For anyone selling or promoting a product or service online there is one question above all that matters: how many people visited your site today?
Site traffic is the oxygen for your business if it is online. So let's look at a ways to attract new visitors as well as keeping your existing customers coming back for more.
1 Demographic advertising
One of the challenges for any small business is that of competition from the larger, more established companies. One of the prime examples where scale and resource can really count is with Pay Per Click (PPC) advertising. If you are relying on ads to server traffic to your site being priced out of the market can be a massive problem.
However PPC isn't all about the big two, Google and Bing; social networks are getting into the game as well. With the average Facebook user spending up to 20 minutes per day on the site, there is a real opportunity for some incredibly targeted advertising.
Facebook ads are different from traditional PPC schemes as the advertiser has the ability to segment his advertising into demographics. Smaller businesses often know their core market better than the larger competition, so use this to your advantage. Generally speaking the average cost per click and the cost of visitor acquisition are significantly lower compared with Google. The reason for this is simple: it's all about behavioural targeting and Facebook is delivering adverts to the most relevant people.
2 Seeing is believing
I love it when I go to my local fishmonger, Andrew. He knows my name, he knows my daughter's favourite fish and he even gives me cooking tips. The reason I love visiting Andrew is simple, he makes it personal, and he makes me feel special. However it's a tangible thing as I am physically there in the shop. So how do you replicate this online?
The answer is simple, use video. Creating video for the web is quick and easy. Also thanks to sites such as YouTube expectations are not that high. Why not film a number of short video clips demonstrating your product/s or giving tips on what you're expert in. Not only does this help personalise the sales process, it can be a great lead generator as well. When you upload your video make sure you aggregate it to all the major video sharing sites (YouTube, Vimio, Metacafe) and tag it with relevant information so it turns up in searches.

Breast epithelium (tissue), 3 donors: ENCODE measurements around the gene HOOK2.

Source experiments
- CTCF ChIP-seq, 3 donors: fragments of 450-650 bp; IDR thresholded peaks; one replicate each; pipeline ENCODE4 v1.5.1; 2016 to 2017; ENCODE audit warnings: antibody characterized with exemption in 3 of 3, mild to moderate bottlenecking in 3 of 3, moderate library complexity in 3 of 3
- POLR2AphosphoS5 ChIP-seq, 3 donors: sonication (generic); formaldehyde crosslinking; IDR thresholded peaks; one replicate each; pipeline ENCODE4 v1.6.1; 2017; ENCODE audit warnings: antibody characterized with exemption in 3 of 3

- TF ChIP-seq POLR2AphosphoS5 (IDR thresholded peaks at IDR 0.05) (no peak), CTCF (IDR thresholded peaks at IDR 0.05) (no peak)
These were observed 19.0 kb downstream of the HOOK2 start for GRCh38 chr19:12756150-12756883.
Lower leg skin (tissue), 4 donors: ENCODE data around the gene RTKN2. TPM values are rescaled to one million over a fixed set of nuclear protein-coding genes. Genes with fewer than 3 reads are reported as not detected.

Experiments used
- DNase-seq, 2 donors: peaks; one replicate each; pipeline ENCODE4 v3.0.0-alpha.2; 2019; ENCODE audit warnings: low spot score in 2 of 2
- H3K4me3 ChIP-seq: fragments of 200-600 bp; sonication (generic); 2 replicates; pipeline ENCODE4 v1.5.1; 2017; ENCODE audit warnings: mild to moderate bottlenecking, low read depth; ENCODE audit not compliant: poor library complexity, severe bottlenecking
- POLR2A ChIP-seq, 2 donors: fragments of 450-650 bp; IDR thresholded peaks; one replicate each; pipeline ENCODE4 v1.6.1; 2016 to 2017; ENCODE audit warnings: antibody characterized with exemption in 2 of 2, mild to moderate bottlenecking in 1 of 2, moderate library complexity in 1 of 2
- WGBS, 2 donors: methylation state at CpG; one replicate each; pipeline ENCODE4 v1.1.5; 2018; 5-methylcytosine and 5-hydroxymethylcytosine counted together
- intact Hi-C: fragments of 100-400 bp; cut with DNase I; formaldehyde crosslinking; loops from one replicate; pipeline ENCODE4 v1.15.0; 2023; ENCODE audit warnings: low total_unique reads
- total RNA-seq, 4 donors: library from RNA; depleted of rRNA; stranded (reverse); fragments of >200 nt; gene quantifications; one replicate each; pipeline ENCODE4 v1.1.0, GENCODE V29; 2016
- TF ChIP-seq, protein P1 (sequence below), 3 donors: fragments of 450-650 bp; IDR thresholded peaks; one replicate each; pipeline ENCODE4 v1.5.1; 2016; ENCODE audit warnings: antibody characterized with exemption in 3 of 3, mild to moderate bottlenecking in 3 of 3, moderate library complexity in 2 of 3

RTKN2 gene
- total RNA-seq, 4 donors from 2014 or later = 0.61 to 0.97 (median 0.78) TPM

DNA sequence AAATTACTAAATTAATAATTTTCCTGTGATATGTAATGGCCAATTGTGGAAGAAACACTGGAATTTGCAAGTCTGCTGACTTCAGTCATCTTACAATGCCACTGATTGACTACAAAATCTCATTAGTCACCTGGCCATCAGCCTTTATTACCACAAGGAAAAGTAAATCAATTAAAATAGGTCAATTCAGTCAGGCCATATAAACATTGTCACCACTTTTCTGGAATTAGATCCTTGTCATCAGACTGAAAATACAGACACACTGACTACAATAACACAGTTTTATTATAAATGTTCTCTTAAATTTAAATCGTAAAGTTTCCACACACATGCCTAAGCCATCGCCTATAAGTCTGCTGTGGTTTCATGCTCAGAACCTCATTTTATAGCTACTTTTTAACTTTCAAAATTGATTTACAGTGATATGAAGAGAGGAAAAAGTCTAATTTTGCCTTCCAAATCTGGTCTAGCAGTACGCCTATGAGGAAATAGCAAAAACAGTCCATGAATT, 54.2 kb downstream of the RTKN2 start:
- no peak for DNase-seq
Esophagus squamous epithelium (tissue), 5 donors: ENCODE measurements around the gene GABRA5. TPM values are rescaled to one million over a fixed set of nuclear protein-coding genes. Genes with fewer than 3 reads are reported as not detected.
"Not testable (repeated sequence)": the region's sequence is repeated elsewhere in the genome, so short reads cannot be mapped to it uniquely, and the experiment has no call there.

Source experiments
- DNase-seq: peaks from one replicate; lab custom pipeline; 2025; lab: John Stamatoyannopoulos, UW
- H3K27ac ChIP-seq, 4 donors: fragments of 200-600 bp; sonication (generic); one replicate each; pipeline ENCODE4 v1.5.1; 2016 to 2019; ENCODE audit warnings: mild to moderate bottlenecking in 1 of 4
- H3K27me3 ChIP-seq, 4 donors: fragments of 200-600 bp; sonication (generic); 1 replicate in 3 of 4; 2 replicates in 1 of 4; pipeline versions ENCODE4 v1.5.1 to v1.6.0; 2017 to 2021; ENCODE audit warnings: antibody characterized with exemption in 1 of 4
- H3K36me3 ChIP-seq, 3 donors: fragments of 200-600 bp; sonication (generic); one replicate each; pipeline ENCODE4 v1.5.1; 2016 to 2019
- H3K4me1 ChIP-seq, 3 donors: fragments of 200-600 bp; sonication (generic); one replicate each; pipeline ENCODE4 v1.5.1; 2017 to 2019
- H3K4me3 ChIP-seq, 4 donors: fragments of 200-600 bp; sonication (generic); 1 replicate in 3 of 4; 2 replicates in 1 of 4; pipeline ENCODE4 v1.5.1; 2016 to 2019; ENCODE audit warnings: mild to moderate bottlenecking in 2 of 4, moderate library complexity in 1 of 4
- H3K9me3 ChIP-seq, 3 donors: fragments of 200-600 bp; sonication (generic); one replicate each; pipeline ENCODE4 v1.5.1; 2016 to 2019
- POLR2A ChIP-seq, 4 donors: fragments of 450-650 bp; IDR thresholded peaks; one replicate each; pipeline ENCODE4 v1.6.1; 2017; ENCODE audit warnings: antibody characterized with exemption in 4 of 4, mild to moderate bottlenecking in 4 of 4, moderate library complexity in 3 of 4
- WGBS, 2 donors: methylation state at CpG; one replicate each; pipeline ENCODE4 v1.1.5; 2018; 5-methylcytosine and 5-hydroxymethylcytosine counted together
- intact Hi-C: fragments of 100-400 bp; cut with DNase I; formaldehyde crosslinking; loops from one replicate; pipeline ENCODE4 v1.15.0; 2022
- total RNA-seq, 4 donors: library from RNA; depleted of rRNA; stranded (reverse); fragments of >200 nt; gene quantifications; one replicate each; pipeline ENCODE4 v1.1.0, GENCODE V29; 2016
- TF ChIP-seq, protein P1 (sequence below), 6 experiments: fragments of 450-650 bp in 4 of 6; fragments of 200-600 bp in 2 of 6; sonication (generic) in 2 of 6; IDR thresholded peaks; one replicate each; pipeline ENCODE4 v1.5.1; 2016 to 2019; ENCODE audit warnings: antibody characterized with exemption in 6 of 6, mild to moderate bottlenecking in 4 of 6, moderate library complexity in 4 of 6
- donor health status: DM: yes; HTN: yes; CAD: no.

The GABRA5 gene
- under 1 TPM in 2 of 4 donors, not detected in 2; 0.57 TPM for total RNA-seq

3 Social networking and news
Social networks are critical to everything we do on the web today so it's worth revisiting this as a marketing medium.
Used correctly social networks such as Twitter or Facebook can become real business enablers, helping you to identify and locate current as well as future customers. They also let you respond to problems quickly and effectively, which in turn is a great way of generating leads and the all important traffic.
Social networks are renowned for their real time opinions, so use this to your advantage: employ search engines, or specific applications (such as TweetDeck) to find people talking about you or your company and get involved in the discussions. If you can help people out or offer advice on your area of expertise they are much more likely to turn to you when then need further assistance, or maybe a product. It's all about engagement, and this in turn means exposure to your brand -- the traffic naturally follows.
Additionally, social news sites, such as the recently re-launched Digg.com, are all about generating traffic spikes to your site. The idea is simple, you post your news and if someone likes what they read it gets bumped up the pecking order for more people to view and comment. Become active in these communities, or find existing customers or brand advocates who already are. If you have a corporate blog it should be hooked into social news sites as well as being posted out on your social media sites.
4 Multiple presences
There are many reasons why having multiple business presences is a good idea, from Twitter accounts to Facebook fan pages, it's all about spreading the news far and wide. However a great idea is to have a number of individual presences. To the untrained eye these could even look like separate businesses, but the key is they all drive traffic back to your site.
An example is a customer of ours; she sells shoes online and has a very successful store. However she also has dedicated men's and women's web outlets, as well as specific sports and leisure sites. It's all the same company, and the micro sites she has set up all send traffic back to the master site, albeit a specific set of pages. This strategy allows her to broaden her reach with targeted advertising, and it also helps demonstrate her reputation in specific fields.
Generating traffic to your site is no black art, but it's continually evolving. As business owners having multiple traffic generators isn't a nice to have, its essential. The good news is that size is increasingly becoming irrelevant with smaller, more agile businesses capable of doing amazing things -- the key is getting noticed.
The article was written by Ben Dyer, director of product development, Sellerdeck. Originally published on BusinessZone.